Perhaps stemming from the strange period in the late 1960s when the Kinks were banned from the United States (and thus had to imagine what exploring the country might be like), or perhaps just as a result of the same old fascination with the American mythos that animates so many artists around the world, Davies has frequently approached "America" as a poetic construction. From "Oklahoma U.S.A." to "Celluloid Heroes" to "Catch Me Now I'm Falling," America has tended to function as an idea as much as a place in his work, even when he lived and wrote in New York and New Orleans.
On this fifth solo record, Davies has finally decided to chase this idea as far as it will take him. It's a treat to tag along; still in strong voice at 72 years old, Davies somehow hasn't lost a step along the way. Between his inimitable acerbic wit (the withering "Poetry" is peak Davies) and his generous attention to quirky detail (his ode to the road trip "The Great Highway" is a highlight), longtime fans will find much to celebrate here.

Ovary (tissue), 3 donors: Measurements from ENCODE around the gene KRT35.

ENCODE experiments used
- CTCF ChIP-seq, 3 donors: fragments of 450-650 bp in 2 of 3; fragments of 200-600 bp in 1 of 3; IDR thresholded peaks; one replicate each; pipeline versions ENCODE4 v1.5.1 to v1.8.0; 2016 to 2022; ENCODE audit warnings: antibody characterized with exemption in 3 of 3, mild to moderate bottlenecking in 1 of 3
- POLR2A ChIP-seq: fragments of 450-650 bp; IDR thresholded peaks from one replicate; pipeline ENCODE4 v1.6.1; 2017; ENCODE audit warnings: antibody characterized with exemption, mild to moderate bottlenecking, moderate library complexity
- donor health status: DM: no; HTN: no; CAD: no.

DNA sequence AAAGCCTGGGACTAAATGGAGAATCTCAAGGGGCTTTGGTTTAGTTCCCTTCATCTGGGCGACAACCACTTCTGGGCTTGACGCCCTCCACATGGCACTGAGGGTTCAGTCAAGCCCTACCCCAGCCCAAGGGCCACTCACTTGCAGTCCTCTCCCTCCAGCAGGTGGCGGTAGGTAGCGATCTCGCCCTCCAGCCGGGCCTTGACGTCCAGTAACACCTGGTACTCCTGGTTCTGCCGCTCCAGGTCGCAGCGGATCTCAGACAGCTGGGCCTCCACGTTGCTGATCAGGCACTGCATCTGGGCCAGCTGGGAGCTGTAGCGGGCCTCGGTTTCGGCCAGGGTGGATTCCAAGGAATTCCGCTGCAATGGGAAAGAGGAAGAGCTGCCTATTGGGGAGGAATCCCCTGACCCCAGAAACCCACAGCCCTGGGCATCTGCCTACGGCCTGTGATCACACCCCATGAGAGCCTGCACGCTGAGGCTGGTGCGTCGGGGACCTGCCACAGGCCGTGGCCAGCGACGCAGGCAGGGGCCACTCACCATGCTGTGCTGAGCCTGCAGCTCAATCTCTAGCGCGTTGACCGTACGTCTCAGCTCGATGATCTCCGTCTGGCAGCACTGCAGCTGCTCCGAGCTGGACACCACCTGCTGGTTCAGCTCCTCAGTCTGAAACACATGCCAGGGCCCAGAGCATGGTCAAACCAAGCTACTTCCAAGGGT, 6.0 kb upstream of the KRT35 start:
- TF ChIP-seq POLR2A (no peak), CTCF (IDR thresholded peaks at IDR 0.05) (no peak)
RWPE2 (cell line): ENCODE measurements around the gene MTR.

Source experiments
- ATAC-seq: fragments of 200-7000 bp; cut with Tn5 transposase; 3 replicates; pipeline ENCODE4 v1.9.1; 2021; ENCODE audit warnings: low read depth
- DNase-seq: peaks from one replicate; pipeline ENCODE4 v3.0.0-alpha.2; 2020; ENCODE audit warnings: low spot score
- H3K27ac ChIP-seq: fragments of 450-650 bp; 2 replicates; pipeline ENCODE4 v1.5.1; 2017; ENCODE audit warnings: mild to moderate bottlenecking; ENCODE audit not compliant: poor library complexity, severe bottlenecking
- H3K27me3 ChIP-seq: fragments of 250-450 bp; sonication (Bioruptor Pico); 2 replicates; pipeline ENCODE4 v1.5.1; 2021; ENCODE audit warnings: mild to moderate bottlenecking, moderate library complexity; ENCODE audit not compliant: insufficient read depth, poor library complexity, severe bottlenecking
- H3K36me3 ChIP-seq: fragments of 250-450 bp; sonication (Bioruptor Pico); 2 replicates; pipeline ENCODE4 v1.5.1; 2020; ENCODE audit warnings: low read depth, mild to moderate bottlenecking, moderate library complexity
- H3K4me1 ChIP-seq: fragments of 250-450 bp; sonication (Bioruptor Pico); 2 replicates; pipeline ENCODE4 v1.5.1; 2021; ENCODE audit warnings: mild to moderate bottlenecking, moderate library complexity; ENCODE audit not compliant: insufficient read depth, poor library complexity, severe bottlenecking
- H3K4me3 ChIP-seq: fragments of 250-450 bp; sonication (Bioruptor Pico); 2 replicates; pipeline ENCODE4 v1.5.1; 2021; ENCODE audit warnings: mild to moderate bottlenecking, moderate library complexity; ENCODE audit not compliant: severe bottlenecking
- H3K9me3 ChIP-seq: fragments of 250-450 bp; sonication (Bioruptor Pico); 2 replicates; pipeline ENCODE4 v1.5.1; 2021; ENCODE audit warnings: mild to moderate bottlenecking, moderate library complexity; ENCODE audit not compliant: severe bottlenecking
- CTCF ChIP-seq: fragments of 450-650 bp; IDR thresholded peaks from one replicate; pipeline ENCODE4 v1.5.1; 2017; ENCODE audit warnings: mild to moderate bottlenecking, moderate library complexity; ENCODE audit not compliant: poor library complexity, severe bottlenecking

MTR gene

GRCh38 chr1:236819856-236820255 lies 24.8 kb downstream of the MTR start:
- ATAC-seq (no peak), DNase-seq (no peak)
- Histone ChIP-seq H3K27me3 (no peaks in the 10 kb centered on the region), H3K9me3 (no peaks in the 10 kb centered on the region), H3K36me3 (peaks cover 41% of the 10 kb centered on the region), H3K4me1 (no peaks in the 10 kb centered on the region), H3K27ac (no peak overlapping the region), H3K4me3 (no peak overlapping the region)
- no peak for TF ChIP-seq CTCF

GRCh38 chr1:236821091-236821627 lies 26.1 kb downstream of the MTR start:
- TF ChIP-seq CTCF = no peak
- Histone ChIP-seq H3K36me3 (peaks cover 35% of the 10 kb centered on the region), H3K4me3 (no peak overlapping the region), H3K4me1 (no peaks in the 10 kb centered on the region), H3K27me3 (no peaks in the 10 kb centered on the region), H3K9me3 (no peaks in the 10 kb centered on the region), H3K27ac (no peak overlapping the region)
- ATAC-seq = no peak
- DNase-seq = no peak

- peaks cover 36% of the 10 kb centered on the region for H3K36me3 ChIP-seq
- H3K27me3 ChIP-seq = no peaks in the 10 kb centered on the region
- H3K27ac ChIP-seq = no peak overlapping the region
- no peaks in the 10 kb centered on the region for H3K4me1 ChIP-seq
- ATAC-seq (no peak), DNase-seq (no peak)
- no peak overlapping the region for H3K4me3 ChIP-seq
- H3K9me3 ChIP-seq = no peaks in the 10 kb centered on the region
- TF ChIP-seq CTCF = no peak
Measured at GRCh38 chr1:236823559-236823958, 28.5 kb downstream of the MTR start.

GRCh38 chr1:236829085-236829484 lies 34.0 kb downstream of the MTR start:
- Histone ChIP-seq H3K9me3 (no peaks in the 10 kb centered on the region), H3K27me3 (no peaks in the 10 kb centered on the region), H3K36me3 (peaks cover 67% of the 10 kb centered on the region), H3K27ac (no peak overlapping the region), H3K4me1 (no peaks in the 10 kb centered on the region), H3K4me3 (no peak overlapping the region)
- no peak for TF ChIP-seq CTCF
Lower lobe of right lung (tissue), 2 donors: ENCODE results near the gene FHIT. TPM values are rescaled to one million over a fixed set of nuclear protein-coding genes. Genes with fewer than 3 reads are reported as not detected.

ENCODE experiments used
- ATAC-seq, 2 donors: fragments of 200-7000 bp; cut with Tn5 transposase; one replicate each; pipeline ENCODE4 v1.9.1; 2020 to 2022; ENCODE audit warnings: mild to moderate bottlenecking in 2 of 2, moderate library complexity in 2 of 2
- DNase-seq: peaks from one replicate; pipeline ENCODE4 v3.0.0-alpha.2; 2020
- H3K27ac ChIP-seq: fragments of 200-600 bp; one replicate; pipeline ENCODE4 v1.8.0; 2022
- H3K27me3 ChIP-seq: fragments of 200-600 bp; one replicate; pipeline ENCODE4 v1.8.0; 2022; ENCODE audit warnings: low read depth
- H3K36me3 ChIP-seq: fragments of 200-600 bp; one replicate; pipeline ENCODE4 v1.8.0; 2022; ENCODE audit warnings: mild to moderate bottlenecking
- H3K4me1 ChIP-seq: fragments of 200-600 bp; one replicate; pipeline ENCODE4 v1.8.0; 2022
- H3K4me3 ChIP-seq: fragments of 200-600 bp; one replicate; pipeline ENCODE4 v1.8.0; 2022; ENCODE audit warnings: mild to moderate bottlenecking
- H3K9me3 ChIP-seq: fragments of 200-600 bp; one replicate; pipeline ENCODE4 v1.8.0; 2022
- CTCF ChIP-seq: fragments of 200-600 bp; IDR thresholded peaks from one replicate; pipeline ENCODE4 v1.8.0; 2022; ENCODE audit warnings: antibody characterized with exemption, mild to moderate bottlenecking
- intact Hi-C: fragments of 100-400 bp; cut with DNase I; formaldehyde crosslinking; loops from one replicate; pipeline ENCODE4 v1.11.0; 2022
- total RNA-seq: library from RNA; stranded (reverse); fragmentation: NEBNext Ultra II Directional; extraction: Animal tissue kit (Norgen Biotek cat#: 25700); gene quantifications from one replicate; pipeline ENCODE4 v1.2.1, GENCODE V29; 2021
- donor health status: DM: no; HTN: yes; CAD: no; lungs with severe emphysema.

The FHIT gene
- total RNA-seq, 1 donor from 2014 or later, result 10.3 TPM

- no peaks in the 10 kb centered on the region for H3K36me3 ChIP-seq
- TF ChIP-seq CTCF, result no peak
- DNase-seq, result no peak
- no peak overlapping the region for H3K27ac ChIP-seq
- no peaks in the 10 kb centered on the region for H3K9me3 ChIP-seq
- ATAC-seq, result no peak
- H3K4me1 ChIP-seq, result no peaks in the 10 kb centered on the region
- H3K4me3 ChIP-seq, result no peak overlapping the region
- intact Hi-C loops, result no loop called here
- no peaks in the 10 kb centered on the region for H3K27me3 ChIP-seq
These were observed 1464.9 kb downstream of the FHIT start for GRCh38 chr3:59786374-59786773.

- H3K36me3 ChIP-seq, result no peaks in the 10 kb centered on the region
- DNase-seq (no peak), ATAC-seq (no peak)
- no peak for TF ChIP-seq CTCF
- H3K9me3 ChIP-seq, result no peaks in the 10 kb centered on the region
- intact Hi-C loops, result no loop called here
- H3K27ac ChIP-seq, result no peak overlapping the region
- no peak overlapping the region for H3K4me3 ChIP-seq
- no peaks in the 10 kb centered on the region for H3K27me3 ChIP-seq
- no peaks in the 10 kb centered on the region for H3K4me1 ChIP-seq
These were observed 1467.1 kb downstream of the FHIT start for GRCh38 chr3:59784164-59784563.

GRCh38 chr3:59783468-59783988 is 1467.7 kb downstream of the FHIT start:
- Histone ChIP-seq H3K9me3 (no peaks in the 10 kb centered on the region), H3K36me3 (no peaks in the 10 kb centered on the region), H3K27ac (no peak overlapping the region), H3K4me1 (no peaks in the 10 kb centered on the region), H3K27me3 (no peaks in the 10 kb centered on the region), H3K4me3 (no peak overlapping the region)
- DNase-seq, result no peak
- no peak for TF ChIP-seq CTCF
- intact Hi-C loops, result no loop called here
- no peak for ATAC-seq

As part of a broader autobiographical project (we are told that a second volume of Americana will drop later this year, along with a book and a concert series), this can't be said to read like a complete work. It's fragmentary, and a bit scattered in its attentions. Spoken word pieces (à la 1998's Storyteller), duets with the Jayhawks' Karen Grotberg and studio triumphs like the title track are juxtaposed, giving the impression less of an album, per se, than a scrapbook, a compendium. Yet, it's a trip through the mind of one of rock'n'roll's greatest songwriters. Who's going to complain? (Sony Legacy)